When we want to closely replicate the operation of an HPLC system under "normal" conditions and do not want to use an HPLC column in-line, we install a "restrictor" in its place. A restrictor is often a very narrow ID section of long tubing (capillary) which will restrict the flow of mobile phase through it. For most HPLC systems, a restrictor which provides about 1,000 psi (~ 70 Bars) of back-pressure will closely replicate normal operating conditions. The restrictor can be chosen based on length, ID, volume and your flow rate to create this level of back-pressure. You could place a high pressure rated, zero-dead-volume union its place, but in doing so, the system back-pressure may be extremely low and show poor pump performance. An HPLC column, with its densely packed small particles inside adds a great deal of back-pressure to the HPLC system and that back-pressure greatly improves the stability of the baseline and prevents pulsations by acting as a dampener and system buffer. Most HPLC pumps will not operate properly without 20 or more bars of back-pressure on their outlets to prevent cavitation and pulsation. 

There will be times when you need to operate the HPLC system without an HPLC column installed.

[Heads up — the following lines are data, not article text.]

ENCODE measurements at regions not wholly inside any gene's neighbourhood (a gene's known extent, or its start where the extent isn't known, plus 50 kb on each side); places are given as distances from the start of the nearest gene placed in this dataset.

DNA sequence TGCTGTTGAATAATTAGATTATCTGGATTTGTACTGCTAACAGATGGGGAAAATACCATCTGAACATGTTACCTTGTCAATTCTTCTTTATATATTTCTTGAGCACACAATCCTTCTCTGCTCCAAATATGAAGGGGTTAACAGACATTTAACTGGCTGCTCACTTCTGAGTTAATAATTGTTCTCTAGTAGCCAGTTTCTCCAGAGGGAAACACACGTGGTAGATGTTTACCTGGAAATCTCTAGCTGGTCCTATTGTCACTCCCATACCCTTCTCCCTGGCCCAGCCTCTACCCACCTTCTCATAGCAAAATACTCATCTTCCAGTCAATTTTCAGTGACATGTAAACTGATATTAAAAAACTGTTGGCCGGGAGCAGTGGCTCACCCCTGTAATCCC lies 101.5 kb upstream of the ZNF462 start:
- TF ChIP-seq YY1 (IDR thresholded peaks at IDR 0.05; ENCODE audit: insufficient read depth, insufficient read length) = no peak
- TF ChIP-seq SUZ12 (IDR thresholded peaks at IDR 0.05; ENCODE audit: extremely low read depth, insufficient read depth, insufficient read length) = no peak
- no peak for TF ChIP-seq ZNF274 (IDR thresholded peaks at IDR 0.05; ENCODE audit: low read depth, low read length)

For Example: 
  • Troubleshooting sources of contamination, carryover or artifact peaks on a column;
  • Measuring the HPLC system delay volume (gradient delay);
  • Testing the performance of the injector;
  • Testing the performance of the pump; 
  • Testing the performance of a detector module;
  • Running HPLC Operational Qualification Tests (OQ);
  • Running HPLC Installation Qualification Tests (IQ);
  • Running Performance Verification Tests on a Module (PV);
  • Running many of the ASTM Tests (e.g. "Baseline Noise & Drift Test").
Example of a commercially available Restriction Capillary (Agilent P/N G1312-67500). You will want to include any needed details of the restriction capillary chosen for your work in the SOP's that you write which utilize it as part of a test (P/N, source, volume...).

Saturday, March 10, 2018

Vespel, Tefzel or PEEK Valve Rotor Seals ?

One of the most common HPLC preventative maintenance parts is the injector valve rotor seal. Worldwide, the majority of these chromatography parts are produced by Rheodyne (IDEX) or Valco Instruments (VICI) and used by the major instrument manufacturers in their products. These valve seals are critical to maintaining a leak free, high pressure seal inside the injector. They are subjected to a lot of wear and chemical exposure with use. They have a finite lifetime which may be very short, in some applications (a few months) or last for many years in others. *The most common reason for rotor seal damage is a lack of flushing when buffers are used. Regular flushing down of the flow path (without the buffer) is required to maintain a clean flow path. Buffer deposits and crystals scratch and damage the rotor surfaces. Depending on the specific use and application, rotor seals are often replaced as a preventative measure once every 6 or 12 months. They should also be replaced whenever they are scratched, heavily worn, no longer sealing well, leak or become contaminated. Failure to maintain your injector's parts may lead to HPLC carry-over contamination problems.